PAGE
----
Foreclosure Defense Florida

Motion To Intervene in a Foreclosure Case-DENIED De Sousa v. JPMorgan

VERA DE SOUSA, as Trustee for VAG LAND TRUST 1, Appellant,
JP MORGAN CHASE, N.A., Appellee.

No. 4D13-4638.
District Court of Appeal of Florida, Fourth District.

July 29, 2015.
Venol C. Adams, West Palm Beach, for appellant.

Elliot B. Kula of Kula & Associates, P.A., North Miami, for appellee.


Appellant Vera De Sousa, as Trustee for Vag Land Trust 1, appeals the trial court’s order denying Appellant’s motion to intervene in foreclosure proceedings followingthe entry of final judgment of foreclosure for the Appellee JP Morgan Chase, N.A. (“Chase”). For the reasons stated below, we disagree and affirm the denial of the motion to intervene.


In September of 2011, Los Mangos Property Owners’ Association (“Los Mangos”), in an effort to be reimbursed for unpaid assessments, initiated a foreclosure action with respect to property located in Palm Beach County owned by Paul and Frances Morobitto. While that action was pending, Chase filed a complaint seeking to foreclose on a superior mortgage granted on the same Morobitto property. The defendants named in the complaint included the Morobittos (both now deceased); the unknown heirs of the Morobittos; Los Mangos, as the holder of an inferior lien; and any unknown parties in possession of the property. Chase filed a lis pendens on the property contemporaneously with its complaint in January of 2013 and the lis pendens was recorded on February 6, 2013.

Los Mangos’ claim was resolved in its favor in February of 2013, one month after Chase’s foreclosure proceedings began and twenty-one days after Chase’s lis pendens was recorded. In April of 2013, with Chase’s lis pendens still on the property and its foreclosure complaint filed, Appellant purchased Los Mangos’ property interest, subject to Chase’s superior interest, at the Los Mangosforeclosure sale.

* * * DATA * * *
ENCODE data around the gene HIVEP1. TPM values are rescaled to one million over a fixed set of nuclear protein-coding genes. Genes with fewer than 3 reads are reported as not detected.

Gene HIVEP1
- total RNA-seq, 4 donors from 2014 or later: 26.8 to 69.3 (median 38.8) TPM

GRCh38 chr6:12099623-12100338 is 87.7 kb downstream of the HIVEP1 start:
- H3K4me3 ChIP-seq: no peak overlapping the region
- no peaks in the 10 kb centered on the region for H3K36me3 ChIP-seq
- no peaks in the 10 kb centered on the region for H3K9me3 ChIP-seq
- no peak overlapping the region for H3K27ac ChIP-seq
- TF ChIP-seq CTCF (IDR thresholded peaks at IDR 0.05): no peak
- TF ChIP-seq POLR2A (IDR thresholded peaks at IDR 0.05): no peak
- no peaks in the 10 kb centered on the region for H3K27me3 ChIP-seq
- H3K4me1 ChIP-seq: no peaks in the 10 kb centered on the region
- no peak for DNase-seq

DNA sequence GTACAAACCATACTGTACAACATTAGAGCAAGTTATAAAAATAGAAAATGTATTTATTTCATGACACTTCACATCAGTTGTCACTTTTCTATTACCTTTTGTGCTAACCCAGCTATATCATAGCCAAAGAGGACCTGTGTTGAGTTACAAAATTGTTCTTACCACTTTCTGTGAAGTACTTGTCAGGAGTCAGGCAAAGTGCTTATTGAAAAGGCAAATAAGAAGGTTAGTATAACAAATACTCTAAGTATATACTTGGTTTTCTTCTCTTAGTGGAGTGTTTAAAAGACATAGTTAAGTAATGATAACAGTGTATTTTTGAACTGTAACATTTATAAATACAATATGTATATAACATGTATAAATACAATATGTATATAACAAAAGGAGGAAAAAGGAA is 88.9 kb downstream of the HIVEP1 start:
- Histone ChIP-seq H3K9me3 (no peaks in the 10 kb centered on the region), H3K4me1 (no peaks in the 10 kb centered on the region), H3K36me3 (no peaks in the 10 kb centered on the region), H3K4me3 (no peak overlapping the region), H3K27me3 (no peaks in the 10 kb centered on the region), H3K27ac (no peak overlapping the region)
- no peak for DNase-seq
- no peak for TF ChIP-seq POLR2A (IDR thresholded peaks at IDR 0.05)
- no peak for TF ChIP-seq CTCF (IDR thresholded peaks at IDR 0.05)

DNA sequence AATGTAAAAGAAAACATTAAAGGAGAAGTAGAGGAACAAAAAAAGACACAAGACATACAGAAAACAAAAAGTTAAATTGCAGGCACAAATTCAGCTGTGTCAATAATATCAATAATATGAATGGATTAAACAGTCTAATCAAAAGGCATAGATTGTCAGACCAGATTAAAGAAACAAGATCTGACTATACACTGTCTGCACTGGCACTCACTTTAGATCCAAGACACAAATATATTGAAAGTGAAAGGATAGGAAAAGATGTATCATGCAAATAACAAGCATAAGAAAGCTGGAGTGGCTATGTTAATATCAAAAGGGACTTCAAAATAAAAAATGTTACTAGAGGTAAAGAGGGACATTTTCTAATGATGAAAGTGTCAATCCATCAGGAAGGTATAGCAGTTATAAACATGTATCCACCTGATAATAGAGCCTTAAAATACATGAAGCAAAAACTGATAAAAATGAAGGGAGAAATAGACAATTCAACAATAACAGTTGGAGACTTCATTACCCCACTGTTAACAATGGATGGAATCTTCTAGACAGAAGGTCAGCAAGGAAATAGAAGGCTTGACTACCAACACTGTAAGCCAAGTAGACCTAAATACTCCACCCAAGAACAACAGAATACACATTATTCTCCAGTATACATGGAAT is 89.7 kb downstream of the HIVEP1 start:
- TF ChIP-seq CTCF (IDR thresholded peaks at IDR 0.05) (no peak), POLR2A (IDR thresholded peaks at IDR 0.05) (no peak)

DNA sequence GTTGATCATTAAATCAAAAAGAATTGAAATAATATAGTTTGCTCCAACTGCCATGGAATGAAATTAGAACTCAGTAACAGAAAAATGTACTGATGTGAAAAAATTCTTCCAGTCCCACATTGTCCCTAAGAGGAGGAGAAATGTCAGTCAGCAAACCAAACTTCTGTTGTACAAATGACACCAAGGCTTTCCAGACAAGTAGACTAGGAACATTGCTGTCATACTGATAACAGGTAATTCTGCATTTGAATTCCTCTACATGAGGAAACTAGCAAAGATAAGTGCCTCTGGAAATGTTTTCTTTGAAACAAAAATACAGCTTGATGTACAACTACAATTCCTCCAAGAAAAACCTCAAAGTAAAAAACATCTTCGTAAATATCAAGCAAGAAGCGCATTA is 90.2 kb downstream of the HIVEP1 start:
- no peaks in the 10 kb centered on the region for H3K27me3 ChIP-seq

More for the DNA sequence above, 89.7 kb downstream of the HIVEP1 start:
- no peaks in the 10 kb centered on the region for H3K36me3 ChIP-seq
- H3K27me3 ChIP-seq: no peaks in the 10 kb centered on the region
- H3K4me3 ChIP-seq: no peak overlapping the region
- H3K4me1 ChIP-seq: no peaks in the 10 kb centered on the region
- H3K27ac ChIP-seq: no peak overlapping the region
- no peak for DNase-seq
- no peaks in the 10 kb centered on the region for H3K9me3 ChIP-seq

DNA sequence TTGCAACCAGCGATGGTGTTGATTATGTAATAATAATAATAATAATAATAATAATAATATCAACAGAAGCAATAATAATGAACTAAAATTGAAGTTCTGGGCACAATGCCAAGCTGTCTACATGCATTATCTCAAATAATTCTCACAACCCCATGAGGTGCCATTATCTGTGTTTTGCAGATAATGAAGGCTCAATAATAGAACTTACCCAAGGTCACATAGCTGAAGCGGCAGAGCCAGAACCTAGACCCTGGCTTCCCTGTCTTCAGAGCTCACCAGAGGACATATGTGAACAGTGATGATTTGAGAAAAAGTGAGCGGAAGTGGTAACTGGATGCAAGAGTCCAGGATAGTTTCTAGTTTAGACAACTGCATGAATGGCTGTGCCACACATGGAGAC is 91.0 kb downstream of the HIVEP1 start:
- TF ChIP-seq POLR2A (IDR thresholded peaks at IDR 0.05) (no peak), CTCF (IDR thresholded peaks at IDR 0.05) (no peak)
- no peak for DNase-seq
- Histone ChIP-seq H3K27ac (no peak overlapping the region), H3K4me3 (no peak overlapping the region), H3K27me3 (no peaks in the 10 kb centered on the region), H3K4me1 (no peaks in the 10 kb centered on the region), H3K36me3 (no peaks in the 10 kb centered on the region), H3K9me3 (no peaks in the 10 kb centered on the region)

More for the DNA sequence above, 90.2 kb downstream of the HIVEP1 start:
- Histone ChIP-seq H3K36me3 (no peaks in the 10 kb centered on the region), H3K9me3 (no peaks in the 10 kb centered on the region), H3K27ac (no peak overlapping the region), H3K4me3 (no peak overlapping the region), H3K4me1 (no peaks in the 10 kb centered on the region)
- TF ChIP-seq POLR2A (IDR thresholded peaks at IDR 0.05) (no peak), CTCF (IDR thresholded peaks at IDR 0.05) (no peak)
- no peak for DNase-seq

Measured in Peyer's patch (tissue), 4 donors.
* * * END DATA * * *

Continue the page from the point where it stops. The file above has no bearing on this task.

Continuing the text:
Subsequently, the trial court entered final judgment of foreclosure in favor of Chase and found that Chase’s lien was superior to all rights, claims, liens, encumbrances, and equities of all defendants. Twenty-nine days after the final judgment was entered on behalf of Chase, Appellant filed a motion to intervene. After considering Appellant’s motion, the trial court denied the motion to intervene and Appellant now appeals the denial.

Standard of Review

We review an order denying a motion to intervene for abuse of discretion. “[I]ntervention pursuant to rule 1.230 is a matter of discretion.” Union Cent. Life Ins. Co. v. Carlisle, 593 So. 2d 505, 507 (Fla. 1992).


Appellant’s motion to intervene is based on an interest in property acquired through the foreclosure sale resulting from Los Mangos’ action to foreclose on assessment liens. As noted above, at the time Appellant purchased its inferior interest in the property, there was an outstanding lis pendens on record and the property was subject to Chase’s foreclosure action.

Florida Rule of Civil Procedure 1.230 states “anyone claiming an interest in pending litigation may at any time be permitted to assert a right by intervention, but the intervention shall be in subordination to, and in recognition of, the propriety of the main proceeding, unless otherwise ordered by the court in its discretion.” The ability to intervene is a permissive right granted in the trial court’s discretion. SeeHausmann ex rel. Doe v. L.M., 806 So. 2d 511, 513 (Fla. 4th DCA 2001). It has been established that inferior interests, such as Appellant’s in the instant case, do not support intervention. See Greenwald v. Graham, 130 So. 608, 611 (Fla. 1930) (“[A] purchaser pendente lite is bound by the judgment or decree rendered against the party from whom he makes the purchases as much so as though he had been a party to the judgment or decree himself.”); Andresix Corp. v. Peoples Downtown Nat’l Bank, 419 So. 2d 1107, 1107 (Fla. 3d DCA 1982) (“We affirm the trial court’s order denying the motion to intervene filed by Andresix Corporation upon a holding that Andresix, as a purchaser of property which was then the subject of a mortgageforeclosure action and accompanying lis pendens by Peoples Downtown National Bank, was not entitled to intervene in such action.”).